US President Barack Obama prodded India on Tuesday to uphold the religious freedom guaranteed by its founding fathers as he closed out his visit with a parting shot peppered with praise for the country and promises for cooperation.
The note of caution during his town hall-style address at Siri Fort auditorium came in the backdrop of a spate of hate speeches and religious conversion campaigns or “ghar wapsi” by radical Hindu groups after Prime Minister Narendra Modi swept to power last year.
Obama said no society is immune from man's darkest impulses, as he raised the 2012 shooting at a Sikh temple in Oak Creek, Wisconsin, that killed six people.
“Every person has the right to practice their faith how they choose, or to practice no faith at all, and to do so free of persecution and fear of discrimination,” he told a largely young audience of over 1,500.
This capped his three-day tour steeped in symbolism, which produced few substantive policy announcements other than removing hurdles in the civilian nuclear deal and defence cooperation.
Obama cited the promise of freedom to profess, practice and propagate one’s religion under Article 25 of the Constitution.
“Nowhere is that more important than India, nowhere is it going to be more necessary for that foundational value to be upheld. India will succeed so long as it is not splintered along lines of religious faith, along lines of anything, and is unified as one nation.”
Drawing on his own experience as a minority in America, he said it is diversity that makes the US and India world leaders and not the size of the economy and weapons they have. “We have to guard against any effort to divide us on sectarian lines.”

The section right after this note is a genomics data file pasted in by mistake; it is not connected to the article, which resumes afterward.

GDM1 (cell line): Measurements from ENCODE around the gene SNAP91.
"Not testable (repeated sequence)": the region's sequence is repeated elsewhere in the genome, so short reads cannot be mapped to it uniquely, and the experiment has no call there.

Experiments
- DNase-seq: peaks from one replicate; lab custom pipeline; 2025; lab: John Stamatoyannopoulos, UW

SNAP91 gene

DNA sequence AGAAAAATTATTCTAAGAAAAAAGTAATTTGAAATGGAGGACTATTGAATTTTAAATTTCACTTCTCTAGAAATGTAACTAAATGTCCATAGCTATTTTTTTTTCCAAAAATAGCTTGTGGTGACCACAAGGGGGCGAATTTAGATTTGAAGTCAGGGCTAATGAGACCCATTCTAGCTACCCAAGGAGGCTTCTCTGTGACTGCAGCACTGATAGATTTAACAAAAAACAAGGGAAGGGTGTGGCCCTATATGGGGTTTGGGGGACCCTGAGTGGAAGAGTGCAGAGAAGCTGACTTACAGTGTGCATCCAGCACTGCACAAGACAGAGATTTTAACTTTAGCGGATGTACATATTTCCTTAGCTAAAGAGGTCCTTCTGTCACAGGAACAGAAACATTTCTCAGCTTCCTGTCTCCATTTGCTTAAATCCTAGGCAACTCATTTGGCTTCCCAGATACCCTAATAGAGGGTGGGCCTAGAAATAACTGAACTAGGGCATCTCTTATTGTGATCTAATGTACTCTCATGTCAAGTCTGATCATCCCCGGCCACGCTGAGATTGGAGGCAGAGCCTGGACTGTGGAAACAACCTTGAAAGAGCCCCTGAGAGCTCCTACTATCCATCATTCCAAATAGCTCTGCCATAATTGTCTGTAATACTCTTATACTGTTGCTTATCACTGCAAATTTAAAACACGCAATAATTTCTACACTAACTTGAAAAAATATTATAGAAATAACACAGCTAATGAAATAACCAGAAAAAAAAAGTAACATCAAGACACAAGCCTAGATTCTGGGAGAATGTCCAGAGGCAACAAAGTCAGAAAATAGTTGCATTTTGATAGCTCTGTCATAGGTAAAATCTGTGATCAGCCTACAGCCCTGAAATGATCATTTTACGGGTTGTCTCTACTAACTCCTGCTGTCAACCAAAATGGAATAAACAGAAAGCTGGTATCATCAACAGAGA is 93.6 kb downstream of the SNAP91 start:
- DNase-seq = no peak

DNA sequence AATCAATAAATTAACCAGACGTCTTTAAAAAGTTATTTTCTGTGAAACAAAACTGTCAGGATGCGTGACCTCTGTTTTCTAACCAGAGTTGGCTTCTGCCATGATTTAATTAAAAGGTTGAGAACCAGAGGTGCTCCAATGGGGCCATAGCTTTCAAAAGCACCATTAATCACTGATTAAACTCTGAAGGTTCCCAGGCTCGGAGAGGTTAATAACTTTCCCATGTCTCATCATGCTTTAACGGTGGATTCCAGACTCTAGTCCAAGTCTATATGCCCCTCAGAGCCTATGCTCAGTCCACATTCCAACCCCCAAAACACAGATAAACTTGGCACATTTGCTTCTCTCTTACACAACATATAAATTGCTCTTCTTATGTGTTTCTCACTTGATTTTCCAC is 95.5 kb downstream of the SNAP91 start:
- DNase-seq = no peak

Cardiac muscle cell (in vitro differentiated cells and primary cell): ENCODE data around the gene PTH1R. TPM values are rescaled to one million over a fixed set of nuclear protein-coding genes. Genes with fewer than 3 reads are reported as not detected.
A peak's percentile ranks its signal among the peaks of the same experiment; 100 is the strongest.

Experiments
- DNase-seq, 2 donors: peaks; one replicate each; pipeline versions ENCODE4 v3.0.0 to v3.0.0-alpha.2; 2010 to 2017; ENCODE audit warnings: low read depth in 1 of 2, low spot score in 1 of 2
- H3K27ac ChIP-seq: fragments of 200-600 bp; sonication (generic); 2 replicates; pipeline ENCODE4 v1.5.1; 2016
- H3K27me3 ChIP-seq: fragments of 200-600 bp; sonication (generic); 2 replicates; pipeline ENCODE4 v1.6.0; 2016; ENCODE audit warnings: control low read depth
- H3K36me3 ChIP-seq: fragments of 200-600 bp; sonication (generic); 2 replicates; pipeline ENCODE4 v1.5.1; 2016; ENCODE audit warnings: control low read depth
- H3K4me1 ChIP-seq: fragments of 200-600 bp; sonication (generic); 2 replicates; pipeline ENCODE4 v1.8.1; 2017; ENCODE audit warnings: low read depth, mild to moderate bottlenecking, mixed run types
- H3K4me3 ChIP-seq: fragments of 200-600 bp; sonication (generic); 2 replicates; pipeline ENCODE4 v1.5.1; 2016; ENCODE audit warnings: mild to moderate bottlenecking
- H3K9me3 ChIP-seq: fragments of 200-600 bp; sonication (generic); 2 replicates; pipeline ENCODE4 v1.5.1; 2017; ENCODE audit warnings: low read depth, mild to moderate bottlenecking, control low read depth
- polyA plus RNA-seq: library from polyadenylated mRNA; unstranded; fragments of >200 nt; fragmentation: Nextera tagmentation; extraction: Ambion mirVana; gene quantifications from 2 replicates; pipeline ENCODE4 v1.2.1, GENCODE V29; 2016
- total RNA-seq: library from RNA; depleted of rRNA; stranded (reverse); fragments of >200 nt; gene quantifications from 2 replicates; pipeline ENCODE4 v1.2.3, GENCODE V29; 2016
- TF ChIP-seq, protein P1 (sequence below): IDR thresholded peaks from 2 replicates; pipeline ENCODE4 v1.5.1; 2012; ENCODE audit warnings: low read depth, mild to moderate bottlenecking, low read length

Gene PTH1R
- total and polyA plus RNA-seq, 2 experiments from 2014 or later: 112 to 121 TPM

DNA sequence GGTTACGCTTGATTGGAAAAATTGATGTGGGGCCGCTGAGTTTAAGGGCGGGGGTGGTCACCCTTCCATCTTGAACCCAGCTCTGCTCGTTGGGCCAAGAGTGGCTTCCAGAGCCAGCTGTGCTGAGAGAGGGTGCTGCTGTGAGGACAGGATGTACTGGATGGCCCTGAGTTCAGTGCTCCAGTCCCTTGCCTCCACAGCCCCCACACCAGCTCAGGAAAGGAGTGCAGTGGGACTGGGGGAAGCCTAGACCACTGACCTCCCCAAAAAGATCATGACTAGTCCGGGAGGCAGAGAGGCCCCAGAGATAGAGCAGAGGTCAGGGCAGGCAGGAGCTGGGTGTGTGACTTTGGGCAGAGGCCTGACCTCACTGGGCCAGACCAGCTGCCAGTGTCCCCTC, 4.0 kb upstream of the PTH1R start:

The President worked the crowd as he sprinkled his speech with a smattering of Hindi and references to Shah Rukh Khan, Milkha Singh, Mary Kom and Nobel laureate Kailash Satyarthi to illustrate his points on gender equality and diversity.
He said India and the US were not just “natural allies” but could be “best partners”.
He evoked the legacy of Mahatma Gandhi and his impact on the US civil rights movement led by Martin Luther King Jr, also mentioning another great Indian in Swami Vivekanand. Recalling Vivekananda’s Chicago address more than a century ago, Obama said he “brought Hinduism and yoga to the US”.
He addressed the crowd twice as “sisters and brothers” — borrowing Vivekananda’s opening words from his Chicago speech.
He supported India’s bid for a permanent seat at the UN Security Council, but reminded the position entails responsibilities.
He nudged the country to do its bit to combat climate change. “Even if countries like the US curb emissions, if countries growing rapidly like India don’t use cleaner fuel, there’s no chance…,” he said.
Obama listed the similarities between the US and India: both had fought colonialism, boasted hi-tech hubs, had gone to the moon and mars, had built large middle classes, calling for an enhanced partnership for more jobs and to make the world a better place.
Recalling how King Jr was introduced to schoolchildren in India as a “fellow untouchable”, he said individual dignity should be upheld all the time. “Their hopes are just as worthy as ours. The grandson of a cook can become President, a Dalit can write a Constitution and a tea-seller can become Prime Minister. Let everybody have a chance,” he said, referring to himself, BR Ambedkar and Narendra Modi.